0

I started "well" this particular pset. It's about "initials". The code is alright it takes the first initial. The problem resides in the fact that just one name cannot be accepted, it has to be better than this (of course). Well my main trouble is I do not know "where to start" I don't know if I need a for loop or whatever. Please I need to accomplish the pset's specs...

This is my code:

initials.c

int main(void)
{
   printf("Gimme your name: ");    
   string name = GetString();
   {       
       printf("Your initials are: %c\n", toupper (name[0]));
   }
}

Any help is appreciated. Thank you again!

7

Oh, I almost forget. Those who are struggling with this particular set, I'd suggest the following:

Once you can "print" one letter of the first name (e.g. using the [0] square brackets and the first char of the array) the "real" problem is to print the "ith" character AFTER the space bar given by the user, more clearly: The user types "John Doe" you wanna print just the "D" of "Doe" right? So one solution is use the "isblank()" function for this purpose, after the for loop of course.

Remember to include the header file ctype.h. And do not forget to capitalize with "toupper()" function.

1
  • Sure, we can use isblank(), but it was never brought up during the lecture. Is it doing us any favor to just worked with a method that abstracts out an opportunity to think critically using the material we were given (during the lecture)? – DeltaFlyer Nov 25 '17 at 21:27
3

In order to find where each name starts, you will have to iterate through the whole string, so yes, you will need a loop :)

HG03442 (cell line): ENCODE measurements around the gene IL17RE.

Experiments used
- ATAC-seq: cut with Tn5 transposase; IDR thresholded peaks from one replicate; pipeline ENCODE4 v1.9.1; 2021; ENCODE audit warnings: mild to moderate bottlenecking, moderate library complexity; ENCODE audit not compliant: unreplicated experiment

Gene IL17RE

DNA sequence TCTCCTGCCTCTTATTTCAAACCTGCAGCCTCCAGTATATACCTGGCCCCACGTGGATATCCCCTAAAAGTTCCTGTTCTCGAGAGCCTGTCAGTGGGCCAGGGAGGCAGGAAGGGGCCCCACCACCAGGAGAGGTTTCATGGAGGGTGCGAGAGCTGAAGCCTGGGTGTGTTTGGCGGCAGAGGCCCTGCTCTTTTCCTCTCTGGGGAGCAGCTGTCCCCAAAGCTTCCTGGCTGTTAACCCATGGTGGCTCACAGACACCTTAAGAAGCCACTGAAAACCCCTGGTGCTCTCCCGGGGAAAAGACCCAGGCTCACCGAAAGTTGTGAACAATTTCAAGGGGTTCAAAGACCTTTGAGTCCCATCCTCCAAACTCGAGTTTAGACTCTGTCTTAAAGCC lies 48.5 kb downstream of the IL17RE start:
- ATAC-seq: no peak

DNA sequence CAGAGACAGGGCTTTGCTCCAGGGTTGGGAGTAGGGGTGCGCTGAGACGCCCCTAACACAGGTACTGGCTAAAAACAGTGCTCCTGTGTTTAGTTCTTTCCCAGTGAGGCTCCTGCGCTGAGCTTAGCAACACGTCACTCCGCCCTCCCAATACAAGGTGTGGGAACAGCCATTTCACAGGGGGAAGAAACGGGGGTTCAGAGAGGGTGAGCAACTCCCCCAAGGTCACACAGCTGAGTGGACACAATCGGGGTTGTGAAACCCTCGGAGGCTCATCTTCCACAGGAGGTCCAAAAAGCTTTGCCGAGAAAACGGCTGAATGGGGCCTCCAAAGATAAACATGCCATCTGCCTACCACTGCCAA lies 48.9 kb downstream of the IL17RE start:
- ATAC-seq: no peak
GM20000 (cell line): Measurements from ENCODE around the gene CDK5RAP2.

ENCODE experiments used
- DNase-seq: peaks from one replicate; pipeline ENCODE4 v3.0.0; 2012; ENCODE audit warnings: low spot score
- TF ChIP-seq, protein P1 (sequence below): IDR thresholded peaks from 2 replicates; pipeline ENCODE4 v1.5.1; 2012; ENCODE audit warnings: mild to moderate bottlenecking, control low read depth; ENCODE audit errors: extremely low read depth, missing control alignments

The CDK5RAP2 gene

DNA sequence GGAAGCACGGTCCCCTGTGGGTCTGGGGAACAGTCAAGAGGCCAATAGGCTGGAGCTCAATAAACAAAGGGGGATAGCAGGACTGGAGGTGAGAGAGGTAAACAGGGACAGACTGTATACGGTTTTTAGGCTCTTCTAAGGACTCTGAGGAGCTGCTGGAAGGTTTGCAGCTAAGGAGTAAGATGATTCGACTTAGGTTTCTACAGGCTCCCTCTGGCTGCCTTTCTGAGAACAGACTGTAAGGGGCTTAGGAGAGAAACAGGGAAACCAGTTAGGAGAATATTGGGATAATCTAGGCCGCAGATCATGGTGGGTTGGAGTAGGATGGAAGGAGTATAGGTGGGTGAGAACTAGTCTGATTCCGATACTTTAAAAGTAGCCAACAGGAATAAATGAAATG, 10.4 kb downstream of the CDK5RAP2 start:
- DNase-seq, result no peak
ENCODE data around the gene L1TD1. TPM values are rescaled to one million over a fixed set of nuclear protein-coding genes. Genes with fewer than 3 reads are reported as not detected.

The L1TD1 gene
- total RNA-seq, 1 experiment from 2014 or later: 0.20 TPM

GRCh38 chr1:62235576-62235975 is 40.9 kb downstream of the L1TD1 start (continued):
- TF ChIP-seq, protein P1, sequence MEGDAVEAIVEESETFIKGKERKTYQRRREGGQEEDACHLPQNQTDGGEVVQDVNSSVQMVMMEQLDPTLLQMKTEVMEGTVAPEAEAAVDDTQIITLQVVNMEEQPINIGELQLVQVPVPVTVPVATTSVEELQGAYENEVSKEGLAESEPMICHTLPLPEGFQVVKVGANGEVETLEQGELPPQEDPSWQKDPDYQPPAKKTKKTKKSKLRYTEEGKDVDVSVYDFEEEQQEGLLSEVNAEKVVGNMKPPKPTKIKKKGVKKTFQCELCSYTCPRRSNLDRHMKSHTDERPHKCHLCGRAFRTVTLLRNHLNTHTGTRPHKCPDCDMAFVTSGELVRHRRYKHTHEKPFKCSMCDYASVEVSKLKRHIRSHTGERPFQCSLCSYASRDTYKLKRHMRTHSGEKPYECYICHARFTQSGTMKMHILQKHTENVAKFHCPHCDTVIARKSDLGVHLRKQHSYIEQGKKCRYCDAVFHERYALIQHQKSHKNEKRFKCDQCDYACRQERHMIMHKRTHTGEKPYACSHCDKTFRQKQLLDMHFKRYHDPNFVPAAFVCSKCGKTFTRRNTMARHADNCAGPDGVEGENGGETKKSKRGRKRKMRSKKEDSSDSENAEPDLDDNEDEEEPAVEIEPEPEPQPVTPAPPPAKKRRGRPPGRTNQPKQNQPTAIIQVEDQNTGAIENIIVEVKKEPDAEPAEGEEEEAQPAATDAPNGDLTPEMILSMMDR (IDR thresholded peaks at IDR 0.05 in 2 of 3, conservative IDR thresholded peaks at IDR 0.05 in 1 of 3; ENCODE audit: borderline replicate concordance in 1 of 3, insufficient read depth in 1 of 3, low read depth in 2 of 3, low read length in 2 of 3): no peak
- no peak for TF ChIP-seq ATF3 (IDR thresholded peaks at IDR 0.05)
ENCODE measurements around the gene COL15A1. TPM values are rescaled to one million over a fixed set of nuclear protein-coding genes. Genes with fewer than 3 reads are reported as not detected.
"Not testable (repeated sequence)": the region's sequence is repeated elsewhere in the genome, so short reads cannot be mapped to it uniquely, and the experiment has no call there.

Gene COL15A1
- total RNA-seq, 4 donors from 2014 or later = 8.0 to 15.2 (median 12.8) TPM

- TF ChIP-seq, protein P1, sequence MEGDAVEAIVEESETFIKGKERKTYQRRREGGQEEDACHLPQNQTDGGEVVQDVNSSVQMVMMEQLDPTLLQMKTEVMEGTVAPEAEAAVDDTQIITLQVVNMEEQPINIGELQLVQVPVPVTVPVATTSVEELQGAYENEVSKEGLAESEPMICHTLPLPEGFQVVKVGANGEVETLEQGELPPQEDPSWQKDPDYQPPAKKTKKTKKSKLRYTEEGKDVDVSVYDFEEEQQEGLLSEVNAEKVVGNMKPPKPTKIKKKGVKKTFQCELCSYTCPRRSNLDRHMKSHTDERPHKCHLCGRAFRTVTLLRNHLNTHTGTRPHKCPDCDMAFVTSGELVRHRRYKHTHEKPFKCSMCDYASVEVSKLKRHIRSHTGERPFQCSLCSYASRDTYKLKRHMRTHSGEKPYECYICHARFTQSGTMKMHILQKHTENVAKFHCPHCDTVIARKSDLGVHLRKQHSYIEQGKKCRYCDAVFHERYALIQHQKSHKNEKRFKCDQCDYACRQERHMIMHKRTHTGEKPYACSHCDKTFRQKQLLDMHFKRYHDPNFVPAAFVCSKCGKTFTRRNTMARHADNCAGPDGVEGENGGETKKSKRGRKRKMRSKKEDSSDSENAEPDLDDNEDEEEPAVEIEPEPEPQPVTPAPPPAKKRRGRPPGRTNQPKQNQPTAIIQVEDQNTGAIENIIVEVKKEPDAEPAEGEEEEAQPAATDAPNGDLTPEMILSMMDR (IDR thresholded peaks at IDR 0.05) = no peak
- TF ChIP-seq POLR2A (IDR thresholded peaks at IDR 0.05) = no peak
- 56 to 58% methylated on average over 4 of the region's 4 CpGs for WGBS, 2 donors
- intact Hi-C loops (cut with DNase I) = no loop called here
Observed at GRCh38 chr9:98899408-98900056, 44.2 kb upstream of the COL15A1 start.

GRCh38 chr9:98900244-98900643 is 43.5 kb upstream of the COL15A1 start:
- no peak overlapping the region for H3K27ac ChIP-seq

3
  • Thank you 4 the answer. Yep, but I do not know how to implement it, I mean, I don't figure out how to "juggle" with the variables and the loop, just want a little hint for it... – Paul_1898 Sep 8 '15 at 16:44
  • I'm going to assume that you know how to iterate through a string. If you don't, you should watch the lectures because that's explained by Prof. Malan himself (can't remember in which lecture). How do you usually (in plain written English) recognize when a word ends and a new one begins? How can you tell the difference, for example, between "now here" and "nowhere"? Take the input string from the user, loop through it, and when you find a character that tells you you reached the end of a word, print the next one :) – Irene Sep 8 '15 at 19:46
  • Phew! Thank you for your help! Now my code is finished :) – Paul_1898 Sep 9 '15 at 1:04
0

Use the function: isspace(); to check whether a character is a space, if it is, print the next character using toupper().

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